Explanation of "Pre Emphasis, & De Emphasis"
By Kevin K. Custer  W3KKC





The concept of Pre-emphasis and De emphasis is a broad subject, however I will try to give you the basic concept behind the advantages, and necessities of using it in FM.

In common narrowband two way fm communications,  Pre-emphasis follows a 6 dB per octave rate. This means that as the frequency doubles, the amplitude increases 6 dB. This is usually done between 300 - 3000 cycles. Pre-emphasis is needed in FM to maintain good signal to noise ratio. Why is it necessary? Common voice characteristics emit low frequencies higher in amplitude than high frequencies. The limiter circuits that clip the voice to allow protection of over deviation are usually not frequency sensitive, and are fixed in level, so they will clip or limit the lows before the highs. This results in added distortion because of the lows overdriving the limiter. Pre-emphasis is used to shape the voice signals to create a more equal amplitude of lows and highs before their application to the limiter. The result is that the signal received is perceived louder due to more equal clipping or limiting of the signal, but probably more important is the increased level of the higher frequencies being applied to the modulator results in a better transmitted audio signal to noise ratio due to the highs being above the noise as much or more than the lows. So what is the original reason for Pre-Emphasis?


Reasoning behind Pre-Emphasis in NBFM
By Bob Schmid WA9FBO of S-COM Industries


The FM broadcasting industry uses pre-emphasis and de-emphasis techniques to improve their signal-to-noise ratios. It's been correctly pointed out that audio frequencies below the breakpoint are transmitted flat, and audio frequencies above the breakpoint are transmitted pre-emphasized. (There have been other such "curves" used to tailor response, such as the RIAA curve in phonograph records, and the NAB curve in tape recording.)

But that isn't the original reason pre-emphasis and de-emphasis were used in narrow-band radio. The early transmitters were PM (phase modulated), not FM, so they naturally had a 6 dB/octave pre-emphasis. PM became the standard modulation method. When FM transmitters came along, their audio had to be intentionally pre-emphasized to maintain compatibility with the PM transmitters already in service. In very early narrow-band literature, you won't even find the terms "pre-emphasis" and "de-emphasis". Engineers simply "rolled off" the audio in the receiver with a single pole filter because they had to defeat the PM transmitter's characteristic "roll-up". The pre-emph and de-emph terms came from the broadcast people. (I wish the narrow-band radio industry had better terms for these characteristics. Unlike the broadcasters with their middle-of-the-band breakpoint, in narrow-band radio the breakpoints are outside the voice bandwidth.) So, de-emphasis has little to do with signal-to-noise radio and everything to do with making the response correct. If FM had always been used, there never would have been pre-emph or de-emph in narrow-band radio.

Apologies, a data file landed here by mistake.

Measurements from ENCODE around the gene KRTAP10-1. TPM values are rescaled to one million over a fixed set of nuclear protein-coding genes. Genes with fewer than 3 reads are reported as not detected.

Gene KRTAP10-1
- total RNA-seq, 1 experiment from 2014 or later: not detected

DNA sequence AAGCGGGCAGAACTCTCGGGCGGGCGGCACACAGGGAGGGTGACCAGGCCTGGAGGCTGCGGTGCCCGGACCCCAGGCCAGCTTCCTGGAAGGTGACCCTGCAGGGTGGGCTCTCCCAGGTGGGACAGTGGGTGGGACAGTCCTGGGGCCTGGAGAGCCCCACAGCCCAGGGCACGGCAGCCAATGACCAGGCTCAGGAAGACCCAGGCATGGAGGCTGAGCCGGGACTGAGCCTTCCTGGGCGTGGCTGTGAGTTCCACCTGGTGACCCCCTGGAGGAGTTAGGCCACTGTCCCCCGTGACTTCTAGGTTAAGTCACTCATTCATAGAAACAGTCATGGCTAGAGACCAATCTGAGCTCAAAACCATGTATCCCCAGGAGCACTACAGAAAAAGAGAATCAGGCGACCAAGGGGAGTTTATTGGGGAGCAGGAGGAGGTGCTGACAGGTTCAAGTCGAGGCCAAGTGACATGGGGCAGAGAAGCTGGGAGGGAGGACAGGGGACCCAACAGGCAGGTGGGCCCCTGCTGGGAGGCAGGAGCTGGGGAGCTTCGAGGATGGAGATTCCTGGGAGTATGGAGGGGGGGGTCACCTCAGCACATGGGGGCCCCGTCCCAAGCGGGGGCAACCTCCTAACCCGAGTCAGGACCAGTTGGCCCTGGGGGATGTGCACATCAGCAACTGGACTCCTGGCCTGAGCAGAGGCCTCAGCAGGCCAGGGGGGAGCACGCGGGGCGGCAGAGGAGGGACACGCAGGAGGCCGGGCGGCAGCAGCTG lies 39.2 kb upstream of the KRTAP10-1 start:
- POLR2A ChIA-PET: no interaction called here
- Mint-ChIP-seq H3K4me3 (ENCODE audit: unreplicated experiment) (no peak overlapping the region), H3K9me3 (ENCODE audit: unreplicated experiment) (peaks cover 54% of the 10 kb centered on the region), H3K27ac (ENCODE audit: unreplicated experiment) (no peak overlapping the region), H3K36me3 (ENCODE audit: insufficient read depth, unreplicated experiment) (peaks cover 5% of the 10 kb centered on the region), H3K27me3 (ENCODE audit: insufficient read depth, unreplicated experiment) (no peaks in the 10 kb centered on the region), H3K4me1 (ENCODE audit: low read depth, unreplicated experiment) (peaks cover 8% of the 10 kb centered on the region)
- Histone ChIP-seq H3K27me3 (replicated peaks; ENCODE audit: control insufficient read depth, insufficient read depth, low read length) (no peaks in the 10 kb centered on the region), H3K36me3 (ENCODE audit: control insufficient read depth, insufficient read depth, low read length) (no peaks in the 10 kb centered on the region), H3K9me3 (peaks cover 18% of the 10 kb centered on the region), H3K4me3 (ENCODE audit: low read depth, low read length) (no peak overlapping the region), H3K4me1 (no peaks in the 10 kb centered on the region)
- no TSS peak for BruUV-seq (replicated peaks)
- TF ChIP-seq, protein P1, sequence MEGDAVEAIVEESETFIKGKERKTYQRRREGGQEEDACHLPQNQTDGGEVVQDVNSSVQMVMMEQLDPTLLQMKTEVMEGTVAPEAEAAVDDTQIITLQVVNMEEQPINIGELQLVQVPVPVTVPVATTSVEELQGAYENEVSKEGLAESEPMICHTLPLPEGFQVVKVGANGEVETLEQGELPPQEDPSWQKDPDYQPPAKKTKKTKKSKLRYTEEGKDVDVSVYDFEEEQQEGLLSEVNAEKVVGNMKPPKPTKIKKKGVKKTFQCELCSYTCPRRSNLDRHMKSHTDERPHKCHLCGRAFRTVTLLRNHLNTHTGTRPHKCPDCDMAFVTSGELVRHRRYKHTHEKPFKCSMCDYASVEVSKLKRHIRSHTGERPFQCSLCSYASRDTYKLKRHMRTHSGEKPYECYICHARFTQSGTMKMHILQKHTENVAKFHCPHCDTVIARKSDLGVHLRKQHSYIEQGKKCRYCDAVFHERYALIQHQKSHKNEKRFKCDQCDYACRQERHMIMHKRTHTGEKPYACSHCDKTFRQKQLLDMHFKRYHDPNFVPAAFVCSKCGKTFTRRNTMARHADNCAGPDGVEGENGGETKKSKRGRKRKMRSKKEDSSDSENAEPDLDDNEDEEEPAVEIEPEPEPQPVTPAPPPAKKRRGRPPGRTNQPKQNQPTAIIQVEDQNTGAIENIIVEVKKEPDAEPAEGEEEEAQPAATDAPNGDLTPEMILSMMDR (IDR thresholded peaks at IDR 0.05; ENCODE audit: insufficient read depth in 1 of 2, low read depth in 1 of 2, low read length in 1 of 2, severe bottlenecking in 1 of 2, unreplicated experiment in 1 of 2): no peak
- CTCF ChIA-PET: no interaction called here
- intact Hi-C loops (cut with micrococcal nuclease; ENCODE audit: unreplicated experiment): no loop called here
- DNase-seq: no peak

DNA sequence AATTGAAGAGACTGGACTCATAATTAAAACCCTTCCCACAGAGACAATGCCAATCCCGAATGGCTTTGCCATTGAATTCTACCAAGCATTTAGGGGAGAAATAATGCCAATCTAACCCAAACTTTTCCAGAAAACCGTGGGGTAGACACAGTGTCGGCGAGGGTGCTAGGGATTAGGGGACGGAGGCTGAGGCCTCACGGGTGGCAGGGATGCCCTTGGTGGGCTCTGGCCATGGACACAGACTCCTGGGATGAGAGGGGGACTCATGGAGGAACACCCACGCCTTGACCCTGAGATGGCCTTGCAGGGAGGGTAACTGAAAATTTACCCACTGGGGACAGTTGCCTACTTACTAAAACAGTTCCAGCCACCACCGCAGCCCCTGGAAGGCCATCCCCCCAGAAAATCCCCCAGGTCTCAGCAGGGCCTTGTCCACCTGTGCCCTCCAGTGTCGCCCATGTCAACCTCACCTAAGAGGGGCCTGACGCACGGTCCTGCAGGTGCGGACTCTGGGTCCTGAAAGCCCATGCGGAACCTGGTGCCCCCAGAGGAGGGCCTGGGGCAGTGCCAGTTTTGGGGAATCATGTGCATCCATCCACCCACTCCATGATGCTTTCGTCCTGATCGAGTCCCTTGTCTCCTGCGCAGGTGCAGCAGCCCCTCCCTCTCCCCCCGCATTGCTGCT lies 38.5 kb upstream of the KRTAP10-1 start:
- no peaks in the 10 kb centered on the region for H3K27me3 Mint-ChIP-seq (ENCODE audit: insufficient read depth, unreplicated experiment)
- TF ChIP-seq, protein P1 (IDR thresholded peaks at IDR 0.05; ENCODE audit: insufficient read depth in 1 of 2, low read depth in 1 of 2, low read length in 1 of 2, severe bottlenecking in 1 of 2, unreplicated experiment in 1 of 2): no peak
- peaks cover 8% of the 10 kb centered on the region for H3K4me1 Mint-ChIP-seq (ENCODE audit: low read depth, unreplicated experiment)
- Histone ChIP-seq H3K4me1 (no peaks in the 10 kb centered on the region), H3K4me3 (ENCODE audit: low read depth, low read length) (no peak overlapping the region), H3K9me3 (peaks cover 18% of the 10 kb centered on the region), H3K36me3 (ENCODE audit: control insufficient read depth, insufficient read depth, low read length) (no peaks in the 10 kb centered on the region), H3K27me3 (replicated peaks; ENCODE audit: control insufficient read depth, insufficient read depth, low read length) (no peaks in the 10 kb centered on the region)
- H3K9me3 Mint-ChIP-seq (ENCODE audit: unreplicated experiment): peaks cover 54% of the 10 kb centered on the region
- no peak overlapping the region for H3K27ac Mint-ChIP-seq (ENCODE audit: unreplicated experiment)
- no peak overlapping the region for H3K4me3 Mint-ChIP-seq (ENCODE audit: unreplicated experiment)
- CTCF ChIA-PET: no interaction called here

We must recognize that early narrow-band radio was intended for one transmitter, one receiver applications. This business of linking repeaters came much later. We pre-emph the audio to the FM transmitter to simulate PM, but must maintain a narrow bandwidth to be a good neighbor. So, we roll off the audio at, let's say, -3 dB at 3 KHz. If we hop through another similar system, the resulting audio is then down another 3 dB at 3 KHz, or a total of -6 dB at 3 KHz. This narrowing of the audio bandwidth is what everybody complains about in linked systems.

So, the popular answer is to eliminate de-emph and pre-emph in the repeater. Just feed the user's pre-emph'd audio from the repeater receiver's discriminator to the repeater transmitter after the pre-emp stage, thus bypassing the repeater's de-emp and pre-emp circuits, resulting in a "flat" repeater, right?. (Of course, you still have all those controller mods to make.) Everyone then assumes de-emph and pre-emph are evil!!! They must be, since the audio sounds better without them!

But from an engineering perspective, there is nothing inherently evil in pre-emph or de-emph. The transmitter still rolls off at 3 Khz. By feeding pre-emph'd audio to the transmitter, you are artificially increasing the amount of high-freq audio fed to it. You are "peaking" the transmitter so that it rolls up. You are effectively widening the bandwidth.